Samir’s Selection 02/14/2016 (p.m.)

  • The first rule is never to admit to not enjoying the job. When you are in charge you cannot say that you are struggling or stressed or having any negative feelings about the work at all. Instead, you must insist that the job is stimulating and going well and that you are entirely in control.The second truth you are forbidden from uttering is that you don’t like or rate anyone at all in your organisation. “My chairman is an idiot,” is something often thought but which must never be uttered. Even less can you disparage anyone who works for you.Third, bad-mouthing your company is out of the question. You are responsible for it and for everyone who works there and you have to be chief cheerleader at all times, however unnatural that feels…There are only two times when it is possible to say something negative: when you can blame it on your predecessor (and then it’s open season) and when you have a plan up your sleeve for improving matters. Even then, though, such talk can be dangerous.The final thing my friend has learnt never to tell anyone is that he’s not sure. As chief executive, you cannot say: “We are making this takeover/ restructuring/slashing costs but I’m not entirely sure if it will work.” Instead, you have to present every initiative as a no-brainer.Not only is doubt over strategy forbidden but admissions of self doubt are ruled out too. Even though almost all chief executives privately admit to being riddled with it – and those that don’t are the ones we worry about – they must not ever say: “I’m not sure I’m up to this” for fear they will be taken at face value…According to my friend, the good thing about pretending to be having a great time is that it helps you convince yourself that you actually are; the bad thing is that it is thoroughly alienating. If you can’t tell your friends what you really feel, there isn’t much point in having friends.As I headed back to work it occurred to me that his list was not complete. There is a further taboo and over this lunch he had comprehensively broken it. That fifth thing you can never say as a chief executive is: “My job meansthat I sometimes have to lie and pretend.” There is only one acceptable view of what it takes to be a great leader, which is that you have to be honest with yourself and others at all times. This simply is not true. A chief executive can only afford to be honest up to a point. In fact, the scope for honesty is so curtailed that the job is quite unsuited to anyone who, like my friend, is too addicted to saying what they really think.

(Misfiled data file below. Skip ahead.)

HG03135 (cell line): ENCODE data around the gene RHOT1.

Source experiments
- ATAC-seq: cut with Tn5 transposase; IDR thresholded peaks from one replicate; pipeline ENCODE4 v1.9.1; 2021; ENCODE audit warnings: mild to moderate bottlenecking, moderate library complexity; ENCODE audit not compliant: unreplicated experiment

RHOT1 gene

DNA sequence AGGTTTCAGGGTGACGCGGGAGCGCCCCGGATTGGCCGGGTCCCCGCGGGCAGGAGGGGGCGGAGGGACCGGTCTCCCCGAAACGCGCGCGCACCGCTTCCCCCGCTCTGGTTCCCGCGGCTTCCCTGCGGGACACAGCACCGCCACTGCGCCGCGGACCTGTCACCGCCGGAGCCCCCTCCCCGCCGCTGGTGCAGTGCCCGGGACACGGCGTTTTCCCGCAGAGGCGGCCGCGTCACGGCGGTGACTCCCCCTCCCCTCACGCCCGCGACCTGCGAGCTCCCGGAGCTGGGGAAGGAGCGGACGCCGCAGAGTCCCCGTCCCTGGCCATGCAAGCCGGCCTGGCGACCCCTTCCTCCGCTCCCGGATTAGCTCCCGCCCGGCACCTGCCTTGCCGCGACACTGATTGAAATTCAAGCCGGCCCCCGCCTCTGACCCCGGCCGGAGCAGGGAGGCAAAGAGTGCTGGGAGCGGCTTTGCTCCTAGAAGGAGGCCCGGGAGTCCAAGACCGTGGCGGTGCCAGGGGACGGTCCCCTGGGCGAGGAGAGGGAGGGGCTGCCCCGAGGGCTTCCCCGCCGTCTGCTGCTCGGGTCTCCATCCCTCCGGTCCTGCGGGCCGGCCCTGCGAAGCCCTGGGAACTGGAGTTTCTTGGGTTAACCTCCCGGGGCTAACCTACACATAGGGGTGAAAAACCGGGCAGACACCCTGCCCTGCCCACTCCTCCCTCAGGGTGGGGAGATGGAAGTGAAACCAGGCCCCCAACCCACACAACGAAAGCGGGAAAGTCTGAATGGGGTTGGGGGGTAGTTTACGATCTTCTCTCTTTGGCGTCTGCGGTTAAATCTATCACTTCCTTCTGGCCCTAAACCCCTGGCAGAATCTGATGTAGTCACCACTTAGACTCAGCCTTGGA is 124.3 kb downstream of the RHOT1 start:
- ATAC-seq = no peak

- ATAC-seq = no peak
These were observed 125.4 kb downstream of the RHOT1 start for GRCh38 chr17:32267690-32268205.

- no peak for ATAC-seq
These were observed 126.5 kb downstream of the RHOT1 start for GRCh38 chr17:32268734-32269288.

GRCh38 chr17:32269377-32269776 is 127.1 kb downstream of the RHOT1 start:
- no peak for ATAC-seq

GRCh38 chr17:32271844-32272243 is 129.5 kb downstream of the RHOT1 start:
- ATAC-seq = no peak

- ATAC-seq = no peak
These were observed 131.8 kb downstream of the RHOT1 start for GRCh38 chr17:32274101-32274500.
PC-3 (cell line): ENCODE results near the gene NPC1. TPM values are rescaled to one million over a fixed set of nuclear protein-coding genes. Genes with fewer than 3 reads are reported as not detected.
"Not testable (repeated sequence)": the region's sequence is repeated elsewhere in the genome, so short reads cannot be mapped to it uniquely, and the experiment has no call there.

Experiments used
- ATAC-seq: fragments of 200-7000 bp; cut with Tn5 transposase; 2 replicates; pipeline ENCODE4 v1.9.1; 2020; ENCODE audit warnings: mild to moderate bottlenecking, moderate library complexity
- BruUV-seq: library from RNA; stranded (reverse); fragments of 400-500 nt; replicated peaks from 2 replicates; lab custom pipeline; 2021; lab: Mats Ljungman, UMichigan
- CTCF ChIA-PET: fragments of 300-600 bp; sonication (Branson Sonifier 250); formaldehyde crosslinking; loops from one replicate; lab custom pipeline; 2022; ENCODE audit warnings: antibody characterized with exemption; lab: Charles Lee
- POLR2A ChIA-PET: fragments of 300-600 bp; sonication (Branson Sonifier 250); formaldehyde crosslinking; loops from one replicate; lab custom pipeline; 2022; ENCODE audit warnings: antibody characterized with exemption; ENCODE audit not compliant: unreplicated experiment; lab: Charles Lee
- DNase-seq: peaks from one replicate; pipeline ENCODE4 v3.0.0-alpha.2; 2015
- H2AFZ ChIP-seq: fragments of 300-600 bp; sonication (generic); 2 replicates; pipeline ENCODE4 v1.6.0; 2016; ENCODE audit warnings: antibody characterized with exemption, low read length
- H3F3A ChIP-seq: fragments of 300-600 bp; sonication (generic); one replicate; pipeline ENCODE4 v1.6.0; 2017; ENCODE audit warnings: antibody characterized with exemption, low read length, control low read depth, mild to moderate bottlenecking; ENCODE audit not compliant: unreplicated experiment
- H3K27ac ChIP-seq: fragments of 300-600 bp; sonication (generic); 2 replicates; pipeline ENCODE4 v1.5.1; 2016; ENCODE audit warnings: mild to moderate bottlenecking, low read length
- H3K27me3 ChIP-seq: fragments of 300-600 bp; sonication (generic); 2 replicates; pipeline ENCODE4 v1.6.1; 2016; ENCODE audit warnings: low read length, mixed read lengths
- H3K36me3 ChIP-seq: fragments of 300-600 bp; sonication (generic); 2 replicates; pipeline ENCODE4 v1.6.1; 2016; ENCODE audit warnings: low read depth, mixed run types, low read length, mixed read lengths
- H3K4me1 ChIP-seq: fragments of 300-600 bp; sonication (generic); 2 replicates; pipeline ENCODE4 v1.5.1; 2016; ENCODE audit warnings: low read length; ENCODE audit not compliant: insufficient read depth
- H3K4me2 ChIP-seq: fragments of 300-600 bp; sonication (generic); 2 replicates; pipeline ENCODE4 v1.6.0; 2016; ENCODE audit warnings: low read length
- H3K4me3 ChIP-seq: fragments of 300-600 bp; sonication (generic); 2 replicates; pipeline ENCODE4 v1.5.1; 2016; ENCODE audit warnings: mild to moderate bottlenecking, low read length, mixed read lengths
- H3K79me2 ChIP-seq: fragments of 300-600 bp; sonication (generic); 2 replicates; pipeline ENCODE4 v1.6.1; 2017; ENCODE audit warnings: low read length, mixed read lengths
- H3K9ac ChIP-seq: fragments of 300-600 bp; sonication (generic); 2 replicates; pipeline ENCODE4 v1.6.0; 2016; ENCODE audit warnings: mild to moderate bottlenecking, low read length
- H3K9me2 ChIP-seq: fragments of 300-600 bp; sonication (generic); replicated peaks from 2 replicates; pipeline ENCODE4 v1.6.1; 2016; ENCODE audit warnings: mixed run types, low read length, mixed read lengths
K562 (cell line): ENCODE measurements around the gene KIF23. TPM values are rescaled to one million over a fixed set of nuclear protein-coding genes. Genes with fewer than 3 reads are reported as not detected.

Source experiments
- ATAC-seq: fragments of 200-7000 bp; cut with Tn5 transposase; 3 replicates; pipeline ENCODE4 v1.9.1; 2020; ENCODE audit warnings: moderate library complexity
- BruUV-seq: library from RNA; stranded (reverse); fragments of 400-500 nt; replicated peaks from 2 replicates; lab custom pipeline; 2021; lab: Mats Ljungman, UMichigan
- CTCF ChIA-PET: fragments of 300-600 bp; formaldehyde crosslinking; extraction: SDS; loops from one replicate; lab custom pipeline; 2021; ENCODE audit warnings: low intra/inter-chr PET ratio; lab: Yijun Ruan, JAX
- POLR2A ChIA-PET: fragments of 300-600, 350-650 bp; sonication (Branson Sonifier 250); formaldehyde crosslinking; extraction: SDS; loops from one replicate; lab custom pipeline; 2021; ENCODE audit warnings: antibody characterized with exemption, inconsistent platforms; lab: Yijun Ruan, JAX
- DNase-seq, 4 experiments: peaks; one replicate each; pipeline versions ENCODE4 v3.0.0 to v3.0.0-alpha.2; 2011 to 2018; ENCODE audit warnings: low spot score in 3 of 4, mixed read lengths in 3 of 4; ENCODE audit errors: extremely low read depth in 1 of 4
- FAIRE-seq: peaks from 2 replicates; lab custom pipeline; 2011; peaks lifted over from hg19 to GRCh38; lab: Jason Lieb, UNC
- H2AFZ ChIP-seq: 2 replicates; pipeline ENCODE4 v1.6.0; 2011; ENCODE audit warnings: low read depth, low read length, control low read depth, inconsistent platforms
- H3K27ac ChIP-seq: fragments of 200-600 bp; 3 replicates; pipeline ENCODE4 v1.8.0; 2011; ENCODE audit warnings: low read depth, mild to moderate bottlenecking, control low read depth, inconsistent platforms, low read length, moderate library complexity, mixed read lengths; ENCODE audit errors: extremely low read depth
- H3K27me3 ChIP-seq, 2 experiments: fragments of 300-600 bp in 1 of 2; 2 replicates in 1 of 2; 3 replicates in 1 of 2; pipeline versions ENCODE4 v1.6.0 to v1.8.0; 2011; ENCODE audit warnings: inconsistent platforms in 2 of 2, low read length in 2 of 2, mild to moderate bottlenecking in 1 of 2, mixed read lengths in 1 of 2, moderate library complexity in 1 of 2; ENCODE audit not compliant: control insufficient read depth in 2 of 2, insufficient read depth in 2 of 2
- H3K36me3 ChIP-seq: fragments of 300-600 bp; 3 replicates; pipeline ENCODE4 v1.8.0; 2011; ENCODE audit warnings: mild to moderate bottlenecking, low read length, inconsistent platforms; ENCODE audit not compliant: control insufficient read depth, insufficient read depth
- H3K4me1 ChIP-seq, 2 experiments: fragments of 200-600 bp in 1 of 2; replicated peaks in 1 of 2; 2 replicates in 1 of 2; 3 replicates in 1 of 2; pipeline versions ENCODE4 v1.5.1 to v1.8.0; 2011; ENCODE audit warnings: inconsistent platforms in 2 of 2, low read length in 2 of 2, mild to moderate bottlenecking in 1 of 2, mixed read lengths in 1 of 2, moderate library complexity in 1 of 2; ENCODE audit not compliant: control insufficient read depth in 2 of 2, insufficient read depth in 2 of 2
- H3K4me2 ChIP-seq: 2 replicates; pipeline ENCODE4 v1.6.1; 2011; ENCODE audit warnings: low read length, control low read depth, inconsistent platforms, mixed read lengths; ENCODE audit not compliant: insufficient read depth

tags: management leadership lie deception confidence fake success LucyKellaway

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